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U N I T E D N A T I O N S

Distr.
RESTRICTED

A/AC.25/IS.30
15 June 1949

Original: English


UNITED NATIONS CONCILIATION COMMISSION FOR PALESTINE

Letter dated 24 June 1949 addressed by the Principal Secretary of the Conciliation Commission
to Dr. Walter Eytan, Head of the Delegation of Israel

Dear Dr. Eytan,

Your letter of June 19 concerning the powers of the Arab delegations has been carefully examined by the Commission during its meetings of 22 and 24 June. The Commission has instructed me to submit for your consideration the following remarks:

The Commission’s conception of the nature of the Lausanne meetings was clearly stated in its Second Progress Report addressed to the Secretary-General of the United Nations, as follows:

“In the first place, the Commission does not contemplate assembling the representatives of the two parties around one table, nor even under the same roof. Secondly, the fact that the scope of these new conversations may eventually be broadened does not imply that they should be considered as peace negotiations. The objective is, purely and simply, to continue the exchanges of views between the two parties and the Commission, in circumstances which would permit the achievement of concrete and positive results.”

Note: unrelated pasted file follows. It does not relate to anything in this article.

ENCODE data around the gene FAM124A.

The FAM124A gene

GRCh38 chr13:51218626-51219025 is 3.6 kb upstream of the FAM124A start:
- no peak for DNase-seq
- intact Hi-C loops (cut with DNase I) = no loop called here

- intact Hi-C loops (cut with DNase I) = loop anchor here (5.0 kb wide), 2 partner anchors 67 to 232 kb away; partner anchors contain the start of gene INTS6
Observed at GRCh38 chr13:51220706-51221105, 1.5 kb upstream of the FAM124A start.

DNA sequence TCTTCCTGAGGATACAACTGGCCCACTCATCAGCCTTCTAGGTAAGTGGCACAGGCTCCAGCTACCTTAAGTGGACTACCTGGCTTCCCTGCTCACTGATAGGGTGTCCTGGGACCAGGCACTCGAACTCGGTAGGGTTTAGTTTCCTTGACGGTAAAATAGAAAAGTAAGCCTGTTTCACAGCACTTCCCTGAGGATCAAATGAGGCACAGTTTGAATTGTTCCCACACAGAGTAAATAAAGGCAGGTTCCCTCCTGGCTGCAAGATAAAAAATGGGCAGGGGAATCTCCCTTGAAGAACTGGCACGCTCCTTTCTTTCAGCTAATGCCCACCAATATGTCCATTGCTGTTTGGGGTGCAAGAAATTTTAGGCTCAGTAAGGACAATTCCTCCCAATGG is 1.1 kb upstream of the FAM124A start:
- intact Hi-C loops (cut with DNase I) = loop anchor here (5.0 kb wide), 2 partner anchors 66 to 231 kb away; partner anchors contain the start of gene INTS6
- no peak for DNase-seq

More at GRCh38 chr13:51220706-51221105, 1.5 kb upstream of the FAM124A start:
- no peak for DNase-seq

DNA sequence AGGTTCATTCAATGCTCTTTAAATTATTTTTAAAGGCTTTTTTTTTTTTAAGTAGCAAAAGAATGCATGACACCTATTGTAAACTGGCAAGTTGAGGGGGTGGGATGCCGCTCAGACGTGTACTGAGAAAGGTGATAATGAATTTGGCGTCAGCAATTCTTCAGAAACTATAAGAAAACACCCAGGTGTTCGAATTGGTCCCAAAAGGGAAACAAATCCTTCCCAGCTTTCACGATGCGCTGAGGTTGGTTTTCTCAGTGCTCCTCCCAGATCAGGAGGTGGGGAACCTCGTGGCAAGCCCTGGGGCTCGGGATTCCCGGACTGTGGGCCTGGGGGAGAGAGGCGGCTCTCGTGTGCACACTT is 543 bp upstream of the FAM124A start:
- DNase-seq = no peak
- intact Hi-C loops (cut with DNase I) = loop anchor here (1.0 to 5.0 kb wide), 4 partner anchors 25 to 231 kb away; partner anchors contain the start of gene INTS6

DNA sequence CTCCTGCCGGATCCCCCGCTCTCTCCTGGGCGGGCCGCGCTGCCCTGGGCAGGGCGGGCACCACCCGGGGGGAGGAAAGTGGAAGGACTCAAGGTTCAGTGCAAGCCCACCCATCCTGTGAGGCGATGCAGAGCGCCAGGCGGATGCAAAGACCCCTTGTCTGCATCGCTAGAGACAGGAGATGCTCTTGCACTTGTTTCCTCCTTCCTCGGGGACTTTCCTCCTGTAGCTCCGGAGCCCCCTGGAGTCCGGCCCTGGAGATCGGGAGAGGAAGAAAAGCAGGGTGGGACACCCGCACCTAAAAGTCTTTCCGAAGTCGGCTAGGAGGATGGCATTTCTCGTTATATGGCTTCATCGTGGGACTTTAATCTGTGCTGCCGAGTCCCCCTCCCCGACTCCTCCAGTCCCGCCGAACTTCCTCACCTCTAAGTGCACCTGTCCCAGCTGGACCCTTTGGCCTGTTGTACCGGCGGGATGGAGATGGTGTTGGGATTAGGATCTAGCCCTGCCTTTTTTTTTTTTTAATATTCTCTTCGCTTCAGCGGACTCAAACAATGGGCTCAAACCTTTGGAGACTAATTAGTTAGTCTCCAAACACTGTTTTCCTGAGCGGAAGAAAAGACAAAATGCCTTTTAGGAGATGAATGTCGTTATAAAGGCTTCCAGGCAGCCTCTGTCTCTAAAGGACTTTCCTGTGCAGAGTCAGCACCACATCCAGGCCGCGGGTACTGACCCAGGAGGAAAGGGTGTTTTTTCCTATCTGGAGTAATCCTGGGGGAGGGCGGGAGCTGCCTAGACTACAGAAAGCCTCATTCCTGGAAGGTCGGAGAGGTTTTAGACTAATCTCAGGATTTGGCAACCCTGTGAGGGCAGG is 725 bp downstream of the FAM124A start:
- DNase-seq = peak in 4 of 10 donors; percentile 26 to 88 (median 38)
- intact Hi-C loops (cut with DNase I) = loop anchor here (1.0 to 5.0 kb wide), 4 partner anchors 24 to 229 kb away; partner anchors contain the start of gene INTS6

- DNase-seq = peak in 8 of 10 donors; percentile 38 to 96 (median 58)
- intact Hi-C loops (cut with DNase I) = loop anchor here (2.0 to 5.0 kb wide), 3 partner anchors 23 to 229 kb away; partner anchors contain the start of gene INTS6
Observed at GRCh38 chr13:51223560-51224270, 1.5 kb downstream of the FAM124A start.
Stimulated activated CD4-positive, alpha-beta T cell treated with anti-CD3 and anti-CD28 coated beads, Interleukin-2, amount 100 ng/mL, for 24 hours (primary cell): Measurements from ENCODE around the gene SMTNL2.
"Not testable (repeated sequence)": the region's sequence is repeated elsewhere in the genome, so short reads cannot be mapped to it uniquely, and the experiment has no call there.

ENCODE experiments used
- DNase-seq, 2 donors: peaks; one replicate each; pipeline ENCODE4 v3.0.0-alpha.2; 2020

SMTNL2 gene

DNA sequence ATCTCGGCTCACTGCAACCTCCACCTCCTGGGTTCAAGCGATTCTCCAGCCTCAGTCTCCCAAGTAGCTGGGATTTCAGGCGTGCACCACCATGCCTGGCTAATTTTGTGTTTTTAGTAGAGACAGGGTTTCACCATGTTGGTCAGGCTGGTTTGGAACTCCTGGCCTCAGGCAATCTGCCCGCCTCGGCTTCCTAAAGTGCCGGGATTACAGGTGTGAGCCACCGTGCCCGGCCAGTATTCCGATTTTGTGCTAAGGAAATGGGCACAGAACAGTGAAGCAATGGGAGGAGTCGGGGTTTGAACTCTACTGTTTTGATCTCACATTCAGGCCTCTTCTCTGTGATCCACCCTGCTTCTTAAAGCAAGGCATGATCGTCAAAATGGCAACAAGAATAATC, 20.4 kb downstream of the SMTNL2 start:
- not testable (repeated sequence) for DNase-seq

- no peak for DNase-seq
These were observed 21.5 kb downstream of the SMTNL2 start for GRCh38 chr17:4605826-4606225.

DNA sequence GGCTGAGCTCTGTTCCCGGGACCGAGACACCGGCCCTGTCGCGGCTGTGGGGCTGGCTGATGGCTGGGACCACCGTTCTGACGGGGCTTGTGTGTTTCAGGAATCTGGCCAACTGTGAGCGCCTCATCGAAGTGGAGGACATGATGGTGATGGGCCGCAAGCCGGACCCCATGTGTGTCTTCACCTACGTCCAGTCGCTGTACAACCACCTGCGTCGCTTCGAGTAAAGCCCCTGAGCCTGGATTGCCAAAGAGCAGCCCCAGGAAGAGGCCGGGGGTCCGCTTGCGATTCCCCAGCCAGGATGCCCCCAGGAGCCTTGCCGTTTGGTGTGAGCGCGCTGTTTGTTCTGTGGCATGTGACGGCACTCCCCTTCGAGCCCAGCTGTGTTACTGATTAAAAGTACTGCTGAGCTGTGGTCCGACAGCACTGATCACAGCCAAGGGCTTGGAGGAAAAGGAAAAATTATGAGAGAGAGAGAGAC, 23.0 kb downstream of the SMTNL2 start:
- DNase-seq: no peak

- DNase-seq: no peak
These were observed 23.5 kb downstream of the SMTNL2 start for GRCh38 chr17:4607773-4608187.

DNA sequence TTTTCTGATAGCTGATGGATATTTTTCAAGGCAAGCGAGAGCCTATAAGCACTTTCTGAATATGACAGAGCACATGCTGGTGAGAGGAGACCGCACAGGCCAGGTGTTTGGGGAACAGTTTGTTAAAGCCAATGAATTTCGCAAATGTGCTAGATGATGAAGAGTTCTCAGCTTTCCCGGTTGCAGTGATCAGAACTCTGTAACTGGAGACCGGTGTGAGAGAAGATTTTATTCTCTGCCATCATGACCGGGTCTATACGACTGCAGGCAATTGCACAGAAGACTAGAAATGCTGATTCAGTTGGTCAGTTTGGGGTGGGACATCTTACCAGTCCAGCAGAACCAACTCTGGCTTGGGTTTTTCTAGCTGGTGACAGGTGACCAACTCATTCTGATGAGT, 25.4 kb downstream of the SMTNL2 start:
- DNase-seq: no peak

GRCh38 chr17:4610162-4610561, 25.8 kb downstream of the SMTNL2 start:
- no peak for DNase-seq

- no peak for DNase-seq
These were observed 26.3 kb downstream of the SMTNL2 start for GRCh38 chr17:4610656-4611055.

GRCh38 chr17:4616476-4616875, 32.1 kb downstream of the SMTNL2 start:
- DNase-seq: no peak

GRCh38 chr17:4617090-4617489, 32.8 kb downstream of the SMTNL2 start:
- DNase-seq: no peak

As regards the scope of the exchanges of views at Lausanne, the Commission would like to refer you to the first sentence of the same paragraph 18 of its Second Report to the Secretary-General, which reads as follows:

“While maintaining their view that the refugee problem must be considered as the most pressing, and as an imperative task for the Commission, the Arab States, except Iraq, do not insist upon its settlement before conversations on other outstanding questions can take place and have declared themselves ready to consider favourably the sending of delegations for the purpose of continuing the exchanges of views with the Commission, to a neutral city, where the Commission could easily establish contact with a delegation of the Government of Israel also.”

The Commission has no reason to fear that the Arab delegations have not been provided by their respective Governments with adequate powers to enter into exchanges of views with the Commission on “other outstanding questions” without insisting upon the previous settlement of the refugee problem, On this point the Head of the Egyptian delegation stated in the course of a meeting between the Commission and the Arab delegations held on 17 June that his instructions had not been to the effect that his delegation should not continue to work with the Commission if the refugee question were not settled. He added that the Arab delegations had approached the territorial questions firstly by signing the Protocol, which covered such questions, and secondly, in the Memorandum of 21 May asking the Commission to secure the return of refugees to certain clearly enumerated areas.


Yours sincerely,
P. de Azcarate. Principal Secretary

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Pouvoirs des délégations arabes/(entretiens Lausanne) – CCNUP – Lettre à Israël Français